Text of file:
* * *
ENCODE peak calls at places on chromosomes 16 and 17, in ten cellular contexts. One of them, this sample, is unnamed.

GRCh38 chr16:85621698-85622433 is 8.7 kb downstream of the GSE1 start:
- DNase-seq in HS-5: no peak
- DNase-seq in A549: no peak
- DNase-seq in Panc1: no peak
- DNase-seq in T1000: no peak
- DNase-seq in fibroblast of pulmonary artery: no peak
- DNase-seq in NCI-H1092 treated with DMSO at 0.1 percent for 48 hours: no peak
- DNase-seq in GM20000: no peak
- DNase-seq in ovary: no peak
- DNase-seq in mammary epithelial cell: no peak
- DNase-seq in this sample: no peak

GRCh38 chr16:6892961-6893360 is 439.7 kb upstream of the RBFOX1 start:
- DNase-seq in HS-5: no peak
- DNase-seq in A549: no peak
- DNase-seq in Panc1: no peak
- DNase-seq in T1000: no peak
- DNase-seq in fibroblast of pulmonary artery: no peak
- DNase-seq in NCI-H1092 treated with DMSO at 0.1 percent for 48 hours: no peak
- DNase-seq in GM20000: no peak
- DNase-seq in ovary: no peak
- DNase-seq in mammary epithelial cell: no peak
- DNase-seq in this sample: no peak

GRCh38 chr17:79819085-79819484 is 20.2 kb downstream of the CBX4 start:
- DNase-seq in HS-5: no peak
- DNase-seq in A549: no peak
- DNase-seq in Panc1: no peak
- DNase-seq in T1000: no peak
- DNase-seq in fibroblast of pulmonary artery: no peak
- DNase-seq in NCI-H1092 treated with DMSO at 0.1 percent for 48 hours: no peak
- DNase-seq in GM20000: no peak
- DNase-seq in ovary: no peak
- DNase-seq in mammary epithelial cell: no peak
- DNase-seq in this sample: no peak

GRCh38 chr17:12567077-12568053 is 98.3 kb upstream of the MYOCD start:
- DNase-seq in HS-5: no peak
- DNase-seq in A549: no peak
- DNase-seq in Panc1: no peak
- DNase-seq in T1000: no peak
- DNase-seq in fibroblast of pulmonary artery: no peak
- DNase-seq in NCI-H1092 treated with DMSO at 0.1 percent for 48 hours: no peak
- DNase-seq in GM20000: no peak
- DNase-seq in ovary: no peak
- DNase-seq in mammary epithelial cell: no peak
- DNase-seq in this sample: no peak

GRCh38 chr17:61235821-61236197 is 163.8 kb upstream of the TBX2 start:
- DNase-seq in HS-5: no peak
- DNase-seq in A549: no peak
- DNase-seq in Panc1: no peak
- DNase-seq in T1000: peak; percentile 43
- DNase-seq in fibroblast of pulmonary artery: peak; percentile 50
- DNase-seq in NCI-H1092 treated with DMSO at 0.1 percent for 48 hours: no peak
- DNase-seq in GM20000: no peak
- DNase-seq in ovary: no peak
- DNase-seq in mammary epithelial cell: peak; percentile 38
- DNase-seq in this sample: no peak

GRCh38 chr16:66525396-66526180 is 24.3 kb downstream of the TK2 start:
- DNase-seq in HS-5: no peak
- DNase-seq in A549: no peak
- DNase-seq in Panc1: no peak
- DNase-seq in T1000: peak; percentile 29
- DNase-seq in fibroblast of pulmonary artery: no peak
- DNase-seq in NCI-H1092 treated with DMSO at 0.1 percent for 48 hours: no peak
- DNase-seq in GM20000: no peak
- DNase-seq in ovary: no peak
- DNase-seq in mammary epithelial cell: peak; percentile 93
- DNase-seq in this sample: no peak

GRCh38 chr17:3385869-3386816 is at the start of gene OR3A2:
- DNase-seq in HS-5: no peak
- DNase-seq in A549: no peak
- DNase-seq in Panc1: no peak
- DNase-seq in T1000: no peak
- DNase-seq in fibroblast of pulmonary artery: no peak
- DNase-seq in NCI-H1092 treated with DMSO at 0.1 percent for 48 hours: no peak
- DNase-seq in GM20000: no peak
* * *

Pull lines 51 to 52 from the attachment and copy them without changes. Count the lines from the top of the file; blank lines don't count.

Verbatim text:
- DNase-seq in fibroblast of pulmonary artery: peak; percentile 50
- DNase-seq in NCI-H1092 treated with DMSO at 0.1 percent for 48 hours: no peak